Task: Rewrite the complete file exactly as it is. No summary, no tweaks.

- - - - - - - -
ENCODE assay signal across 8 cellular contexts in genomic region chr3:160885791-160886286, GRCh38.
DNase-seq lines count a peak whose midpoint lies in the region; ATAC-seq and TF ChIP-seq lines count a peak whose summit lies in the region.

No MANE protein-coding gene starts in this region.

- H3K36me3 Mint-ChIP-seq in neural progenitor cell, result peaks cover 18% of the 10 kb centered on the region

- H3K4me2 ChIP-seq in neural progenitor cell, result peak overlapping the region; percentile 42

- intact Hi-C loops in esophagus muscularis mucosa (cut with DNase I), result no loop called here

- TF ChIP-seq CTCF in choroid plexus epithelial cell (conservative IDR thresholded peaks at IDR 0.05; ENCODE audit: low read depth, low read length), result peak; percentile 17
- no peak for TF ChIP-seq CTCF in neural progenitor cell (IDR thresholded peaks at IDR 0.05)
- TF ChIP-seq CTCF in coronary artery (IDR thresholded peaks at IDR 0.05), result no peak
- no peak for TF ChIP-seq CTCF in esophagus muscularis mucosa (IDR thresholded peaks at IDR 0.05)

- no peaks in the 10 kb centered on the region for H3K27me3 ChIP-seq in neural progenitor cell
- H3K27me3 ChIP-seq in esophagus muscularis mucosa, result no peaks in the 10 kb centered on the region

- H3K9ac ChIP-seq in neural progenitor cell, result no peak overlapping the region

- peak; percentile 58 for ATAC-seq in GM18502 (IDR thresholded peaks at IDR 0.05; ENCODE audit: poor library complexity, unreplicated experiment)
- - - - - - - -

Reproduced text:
ENCODE assay signal across 8 cellular contexts in genomic region chr3:160885791-160886286, GRCh38.
DNase-seq lines count a peak whose midpoint lies in the region; ATAC-seq and TF ChIP-seq lines count a peak whose summit lies in the region.

No MANE protein-coding gene starts in this region.

- H3K36me3 Mint-ChIP-seq in neural progenitor cell, result peaks cover 18% of the 10 kb centered on the region

- H3K4me2 ChIP-seq in neural progenitor cell, result peak overlapping the region; percentile 42

- intact Hi-C loops in esophagus muscularis mucosa (cut with DNase I), result no loop called here

- TF ChIP-seq CTCF in choroid plexus epithelial cell (conservative IDR thresholded peaks at IDR 0.05; ENCODE audit: low read depth, low read length), result peak; percentile 17
- no peak for TF ChIP-seq CTCF in neural progenitor cell (IDR thresholded peaks at IDR 0.05)
- TF ChIP-seq CTCF in coronary artery (IDR thresholded peaks at IDR 0.05), result no peak
- no peak for TF ChIP-seq CTCF in esophagus muscularis mucosa (IDR thresholded peaks at IDR 0.05)

- no peaks in the 10 kb centered on the region for H3K27me3 ChIP-seq in neural progenitor cell
- H3K27me3 ChIP-seq in esophagus muscularis mucosa, result no peaks in the 10 kb centered on the region

- H3K9ac ChIP-seq in neural progenitor cell, result no peak overlapping the region

- peak; percentile 58 for ATAC-seq in GM18502 (IDR thresholded peaks at IDR 0.05; ENCODE audit: poor library complexity, unreplicated experiment)